he ought to be following my wishes; he ought to introduce
legislation to abolish all government regulation of people's
lives. Better yet, he ought to introduce a constitutional amendment
providing for the "separation of society and state," a
measure that would serve, in a broader context, the same restrictions
on state power as are embraced by the idea of "separation of
church and state!"

If, as an attorney, I were to undertake to represent both the plaintiff
and the defendant in a lawsuit, not only would I be subject to disciplinary
action by the state bar association, but would be open to a damage
action from either party (or both) adversely affected by my dual
relationship. Perhaps there is a lesson in how such conflicts of
interest are handled elsewhere, which could be applied to politicians
and other government officials who claim to "represent"
us.

I have long thought it would be instructive to set up a test case
to have the courts determine the status of these alleged "agents."
We could, prior to an election, send letters to those seeking to
be elected as our "representatives" and tell them (1)
that we intend to vote for them as our "representative,"
and (2) spell out, in detail, the positions we wish them to take
on any issue that is important to us (e.g., never to vote for a
tax increase or any extension of governmental authority). After
this person is elected, send them another letter telling them that
we had voted for them and reminding them of our previous instructions.
Once the politician takes office, we can begin that process of "eternal
vigilance" which, as July 4th speakers are fond
of reminding us, "is the price of liberty." As soon as
the politician votes contrary to our previous instructions, we could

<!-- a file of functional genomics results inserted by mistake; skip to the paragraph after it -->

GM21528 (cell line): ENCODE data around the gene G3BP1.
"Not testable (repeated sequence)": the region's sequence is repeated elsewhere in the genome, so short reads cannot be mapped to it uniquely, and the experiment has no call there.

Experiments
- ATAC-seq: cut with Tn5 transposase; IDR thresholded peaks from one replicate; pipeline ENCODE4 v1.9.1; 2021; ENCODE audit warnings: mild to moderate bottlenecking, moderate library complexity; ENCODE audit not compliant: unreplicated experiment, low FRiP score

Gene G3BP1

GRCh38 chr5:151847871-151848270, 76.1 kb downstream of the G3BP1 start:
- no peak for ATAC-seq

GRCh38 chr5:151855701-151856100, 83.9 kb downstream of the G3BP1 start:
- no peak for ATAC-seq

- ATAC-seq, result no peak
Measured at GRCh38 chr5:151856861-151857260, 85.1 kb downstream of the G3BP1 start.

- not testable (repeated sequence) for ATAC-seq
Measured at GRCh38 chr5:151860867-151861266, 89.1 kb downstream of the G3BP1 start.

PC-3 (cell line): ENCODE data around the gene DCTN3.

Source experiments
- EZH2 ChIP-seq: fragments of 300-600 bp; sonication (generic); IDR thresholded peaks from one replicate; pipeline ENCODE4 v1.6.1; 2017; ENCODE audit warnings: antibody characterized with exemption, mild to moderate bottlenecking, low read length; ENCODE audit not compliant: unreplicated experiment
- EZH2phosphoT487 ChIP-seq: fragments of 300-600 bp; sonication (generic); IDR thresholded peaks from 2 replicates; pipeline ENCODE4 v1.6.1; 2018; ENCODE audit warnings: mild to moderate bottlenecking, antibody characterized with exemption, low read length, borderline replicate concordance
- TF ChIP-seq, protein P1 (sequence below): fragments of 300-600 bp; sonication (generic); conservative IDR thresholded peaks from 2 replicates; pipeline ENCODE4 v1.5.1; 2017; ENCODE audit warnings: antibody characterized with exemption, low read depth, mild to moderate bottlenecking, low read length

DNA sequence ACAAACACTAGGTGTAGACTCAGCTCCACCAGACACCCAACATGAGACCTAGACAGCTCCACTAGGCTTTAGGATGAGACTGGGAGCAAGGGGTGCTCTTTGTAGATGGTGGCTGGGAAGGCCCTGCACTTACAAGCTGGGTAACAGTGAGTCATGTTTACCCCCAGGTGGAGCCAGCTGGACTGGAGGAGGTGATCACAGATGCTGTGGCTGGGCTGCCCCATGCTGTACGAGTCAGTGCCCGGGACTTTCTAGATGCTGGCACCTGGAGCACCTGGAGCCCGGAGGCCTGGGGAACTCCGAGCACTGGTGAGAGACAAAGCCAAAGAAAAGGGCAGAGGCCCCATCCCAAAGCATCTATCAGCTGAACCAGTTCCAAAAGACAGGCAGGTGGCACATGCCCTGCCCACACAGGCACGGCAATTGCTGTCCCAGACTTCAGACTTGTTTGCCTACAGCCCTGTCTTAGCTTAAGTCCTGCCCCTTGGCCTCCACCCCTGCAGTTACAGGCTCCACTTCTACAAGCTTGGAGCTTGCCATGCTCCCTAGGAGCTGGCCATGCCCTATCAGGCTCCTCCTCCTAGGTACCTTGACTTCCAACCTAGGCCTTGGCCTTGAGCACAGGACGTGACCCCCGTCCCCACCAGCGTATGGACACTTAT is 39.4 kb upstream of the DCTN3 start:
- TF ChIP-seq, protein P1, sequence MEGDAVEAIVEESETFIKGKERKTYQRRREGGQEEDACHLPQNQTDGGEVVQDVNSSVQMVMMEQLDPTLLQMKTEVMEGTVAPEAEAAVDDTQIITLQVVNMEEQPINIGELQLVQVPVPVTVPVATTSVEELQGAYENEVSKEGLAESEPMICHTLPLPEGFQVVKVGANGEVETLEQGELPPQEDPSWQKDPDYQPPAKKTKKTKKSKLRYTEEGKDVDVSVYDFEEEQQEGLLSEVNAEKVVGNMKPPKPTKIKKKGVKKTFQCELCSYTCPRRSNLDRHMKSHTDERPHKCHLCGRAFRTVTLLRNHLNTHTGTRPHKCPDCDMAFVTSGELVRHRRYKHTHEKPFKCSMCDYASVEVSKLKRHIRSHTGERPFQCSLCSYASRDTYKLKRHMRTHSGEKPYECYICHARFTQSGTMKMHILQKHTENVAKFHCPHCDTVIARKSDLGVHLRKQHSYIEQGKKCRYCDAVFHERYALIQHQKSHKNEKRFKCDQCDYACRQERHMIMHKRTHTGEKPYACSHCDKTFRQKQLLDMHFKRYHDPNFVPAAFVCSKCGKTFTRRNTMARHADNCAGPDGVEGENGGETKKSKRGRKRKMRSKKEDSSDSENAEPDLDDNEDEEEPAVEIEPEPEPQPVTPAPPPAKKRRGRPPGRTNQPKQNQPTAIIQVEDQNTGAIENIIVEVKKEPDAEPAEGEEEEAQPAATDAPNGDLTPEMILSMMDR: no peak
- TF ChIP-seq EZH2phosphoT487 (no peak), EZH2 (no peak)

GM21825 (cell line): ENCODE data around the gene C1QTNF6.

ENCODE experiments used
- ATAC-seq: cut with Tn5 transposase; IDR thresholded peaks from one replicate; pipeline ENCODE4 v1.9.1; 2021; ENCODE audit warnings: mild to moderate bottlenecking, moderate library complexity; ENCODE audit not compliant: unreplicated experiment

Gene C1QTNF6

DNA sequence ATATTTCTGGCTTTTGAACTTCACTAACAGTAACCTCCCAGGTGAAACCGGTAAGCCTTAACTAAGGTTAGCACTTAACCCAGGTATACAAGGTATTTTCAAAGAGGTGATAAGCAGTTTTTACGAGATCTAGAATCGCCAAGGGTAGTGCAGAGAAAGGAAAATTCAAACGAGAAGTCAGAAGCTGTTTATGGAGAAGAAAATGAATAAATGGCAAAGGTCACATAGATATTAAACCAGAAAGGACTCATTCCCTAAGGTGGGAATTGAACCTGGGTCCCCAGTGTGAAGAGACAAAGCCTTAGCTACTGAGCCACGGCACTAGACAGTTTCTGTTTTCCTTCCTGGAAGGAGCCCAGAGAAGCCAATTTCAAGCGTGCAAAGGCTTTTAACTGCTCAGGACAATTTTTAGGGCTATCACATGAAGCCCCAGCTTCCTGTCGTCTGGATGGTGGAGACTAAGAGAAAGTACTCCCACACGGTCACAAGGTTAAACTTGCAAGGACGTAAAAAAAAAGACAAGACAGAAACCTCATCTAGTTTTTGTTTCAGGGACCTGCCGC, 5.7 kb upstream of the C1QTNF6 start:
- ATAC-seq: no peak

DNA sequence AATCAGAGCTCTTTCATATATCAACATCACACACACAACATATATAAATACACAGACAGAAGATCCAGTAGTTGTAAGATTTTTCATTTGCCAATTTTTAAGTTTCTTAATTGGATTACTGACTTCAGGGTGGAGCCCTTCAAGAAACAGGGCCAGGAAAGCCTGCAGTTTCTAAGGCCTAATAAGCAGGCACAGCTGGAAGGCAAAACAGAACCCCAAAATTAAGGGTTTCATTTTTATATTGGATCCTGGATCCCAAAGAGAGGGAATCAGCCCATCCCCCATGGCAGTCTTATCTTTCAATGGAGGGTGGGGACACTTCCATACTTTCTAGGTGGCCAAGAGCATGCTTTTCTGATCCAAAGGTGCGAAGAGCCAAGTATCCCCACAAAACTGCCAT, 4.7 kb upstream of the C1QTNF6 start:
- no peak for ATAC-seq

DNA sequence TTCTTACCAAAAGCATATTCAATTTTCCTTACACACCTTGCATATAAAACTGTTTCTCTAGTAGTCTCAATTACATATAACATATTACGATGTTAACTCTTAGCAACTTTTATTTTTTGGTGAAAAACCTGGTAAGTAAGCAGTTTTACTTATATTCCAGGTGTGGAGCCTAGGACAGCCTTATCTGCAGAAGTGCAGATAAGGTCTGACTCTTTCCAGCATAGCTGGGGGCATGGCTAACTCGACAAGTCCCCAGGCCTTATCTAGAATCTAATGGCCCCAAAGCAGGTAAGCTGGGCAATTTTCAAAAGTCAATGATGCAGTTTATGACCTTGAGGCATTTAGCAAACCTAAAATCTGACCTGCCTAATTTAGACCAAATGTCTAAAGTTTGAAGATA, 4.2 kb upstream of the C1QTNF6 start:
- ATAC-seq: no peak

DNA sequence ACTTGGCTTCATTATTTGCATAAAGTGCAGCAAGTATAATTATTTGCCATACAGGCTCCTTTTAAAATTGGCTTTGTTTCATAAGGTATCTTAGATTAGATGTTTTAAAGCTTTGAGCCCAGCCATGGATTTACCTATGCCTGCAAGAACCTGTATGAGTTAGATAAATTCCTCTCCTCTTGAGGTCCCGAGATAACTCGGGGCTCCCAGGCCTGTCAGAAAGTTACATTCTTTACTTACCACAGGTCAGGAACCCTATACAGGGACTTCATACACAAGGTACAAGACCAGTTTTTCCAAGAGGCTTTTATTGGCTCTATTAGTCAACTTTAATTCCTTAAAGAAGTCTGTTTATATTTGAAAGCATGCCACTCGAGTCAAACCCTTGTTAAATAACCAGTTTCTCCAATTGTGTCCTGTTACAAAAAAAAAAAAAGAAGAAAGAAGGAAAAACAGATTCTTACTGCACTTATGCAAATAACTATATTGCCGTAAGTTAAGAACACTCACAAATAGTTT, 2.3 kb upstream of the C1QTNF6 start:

sue for damages (e.g., if he voted for a tax increase), and for
a writ of mandate compelling that "representative" to
follow our instructions in the future. After all, no client would
(or should) tolerate his attorney disregarding his instructions;
no corporation would allow its sales representatives to act contrary
to its directives; no principal, in other words, need ever
put up with an agent ignoring his or her orders. Why should
politicians be any different?

I am not so foolish as to imagine one would get a favorable ruling
from the courts. Judges, representing one of the enforcement arms
of state power, would see the implications that such a lawsuit would
have to the maintenance of political authority. But the courts would,
I believe, be forced to rule that elected officials are not,
in fact, the "representatives" of anyone — particularly
since the voting process, like activities in an adult bookstore,
are conducted in the secrecy of a private booth. Any court would
likely dismiss this as a "frivolous" lawsuit, leaving
us with at least a judicial declaration of political reality. The
state, itself, would have told us that it is frivolous for us to
imagine that elected officials "represent" us in any way
to which, unlike our true agents, they might be answerable for harms
they do to us.

Butler
Shaffer [send
him e-mail
] teaches at the Southwestern University School
of Law.